Tuesday, March 5, 2013


We have had many a unique experience on this trip. Some scary, some breathtaking, others heartbreaking. With all of them, we have tried our best to learn something, no matter how hard. 

On Dec 26, 2004, there was a large underwater earthquake off the west coast of Indonesia. The result was the setting off of a large tsunami. Over 220,000 people lost their lives. 

I remember hearing about this when it happened. 
I was horrified as the death toll rose, heartbroken for all those effected. I said some prayers, sent some money and that was it. A pretty normal response, I would say. 
But you see, now we are living here. We are literally 2 kms from the beach, where many people lost their lives. 
We went north to Khao Lak a few weeks ago. 
This area is a well know tourist destination and, during the tsunami, this was the area that was hit the hardest in Thailand. 

Thousands lost their lives that day, (The death toll is between 4,000-10,000. They will never know for sure as so many were swept out to sea) many of whom were tourists. As we walked on the beach, grabbed a pineapple smoothie and enjoyed the beautiful weather, my mind kept creeping back to that day, 8 years ago. 

I just couldn't stop thinking "They never saw it coming. Noone saw it coming!" 
Thousands of people
 at work
 on vacation
 just living life, enjoying paradise. 

Their world was shattered. 
You cannot walk down the street here without meeting someone who lost a family member or friend in the tsunami. 
The stories are heartbreaking.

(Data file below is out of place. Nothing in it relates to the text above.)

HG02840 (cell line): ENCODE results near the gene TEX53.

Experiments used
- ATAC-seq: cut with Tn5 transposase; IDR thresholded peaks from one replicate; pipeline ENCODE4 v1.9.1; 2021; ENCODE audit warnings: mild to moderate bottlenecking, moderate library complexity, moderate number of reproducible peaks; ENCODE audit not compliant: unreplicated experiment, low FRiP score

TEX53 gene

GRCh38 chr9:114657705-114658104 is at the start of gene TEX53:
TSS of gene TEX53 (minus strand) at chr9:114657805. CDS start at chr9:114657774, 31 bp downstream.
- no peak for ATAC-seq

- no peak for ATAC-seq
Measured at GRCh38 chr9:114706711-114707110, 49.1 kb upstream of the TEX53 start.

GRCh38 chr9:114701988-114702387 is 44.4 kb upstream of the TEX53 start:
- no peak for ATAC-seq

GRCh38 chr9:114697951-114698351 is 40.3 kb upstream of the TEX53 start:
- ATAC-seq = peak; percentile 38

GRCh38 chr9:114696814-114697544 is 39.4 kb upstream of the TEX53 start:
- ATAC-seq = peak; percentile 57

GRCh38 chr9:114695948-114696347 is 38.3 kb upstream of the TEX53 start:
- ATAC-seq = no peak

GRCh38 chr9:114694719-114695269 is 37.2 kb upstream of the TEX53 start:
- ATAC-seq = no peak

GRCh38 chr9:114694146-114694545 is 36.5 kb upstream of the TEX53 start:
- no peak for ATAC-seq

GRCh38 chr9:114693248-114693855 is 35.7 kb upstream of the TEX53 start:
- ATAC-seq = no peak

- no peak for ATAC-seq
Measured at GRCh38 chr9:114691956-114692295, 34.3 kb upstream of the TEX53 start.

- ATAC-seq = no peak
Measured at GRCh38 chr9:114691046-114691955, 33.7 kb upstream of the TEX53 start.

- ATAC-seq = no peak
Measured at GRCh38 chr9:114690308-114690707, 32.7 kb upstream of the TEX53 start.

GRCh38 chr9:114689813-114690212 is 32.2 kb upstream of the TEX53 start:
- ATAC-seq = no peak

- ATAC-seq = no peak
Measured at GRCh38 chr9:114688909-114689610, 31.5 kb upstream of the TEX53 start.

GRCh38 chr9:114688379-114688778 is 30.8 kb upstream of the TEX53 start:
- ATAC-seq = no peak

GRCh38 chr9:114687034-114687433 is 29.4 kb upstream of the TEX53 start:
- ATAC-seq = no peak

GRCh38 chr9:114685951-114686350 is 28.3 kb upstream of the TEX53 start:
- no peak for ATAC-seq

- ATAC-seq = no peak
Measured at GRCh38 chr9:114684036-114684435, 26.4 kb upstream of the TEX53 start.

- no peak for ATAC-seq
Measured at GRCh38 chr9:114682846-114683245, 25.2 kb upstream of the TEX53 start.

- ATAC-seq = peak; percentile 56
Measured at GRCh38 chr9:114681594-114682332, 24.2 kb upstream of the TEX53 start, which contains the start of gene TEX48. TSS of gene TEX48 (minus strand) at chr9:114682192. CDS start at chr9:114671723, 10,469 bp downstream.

My friend and her family were living in Phang Nga town when the tsunami hit. They were in church that morning, out of harms way. She has described what it was like, the hospitals, the death, the heartbreak. She speaks of the families she met and helped, always with tears. 
The 9 month old who was swept from her fathers arms. 
The agony of searching for their child. 
She was there. 
And then she wasnt. 
 How the family searched for a year before finally finding their little girls body.
 The 2 couples that she was able to reunite while in hospital. 
The many that she couldn't find.
The thousands of bodies in the morgue, the crying and chaos everywhere. 
Everybody was looking for someone. 
A spouse
 a child
 a friend
a family member.

I thank God that she was willing to help. To step through the door of the hospital and then, morgue, must have been so difficult. 
The movie, "The Impossible", was an amazing, well-done movie. I think it did an incredible job of portraying the terror that people faced, the chaos in the hospitals, the death and disease that was everywhere. 
It made this disaster very real to me. 
As I drove to pick the kids up from school, I pictured the water pouring down the street, destroying everything in its path. As we were in worship meeting, I calculated how high the water would have risen and where I would have put the children, to keep them safe. For a few days, most of my thoughts were consumed with this. 
I have to clarify, I am not fearful of a tsunami happening. 
I am not living in fear, rather, I am trying to understand, to grasp what this would have been like for people. 

Why though? Why think about it? It happened, it was horrendous, but why dwell on it?
Well, there are a few reasons that I can think of:
  1. Many, many lives were lost. I don't know the condition of these peoples souls, if they had found salvation or where they were at. This deeply saddens me.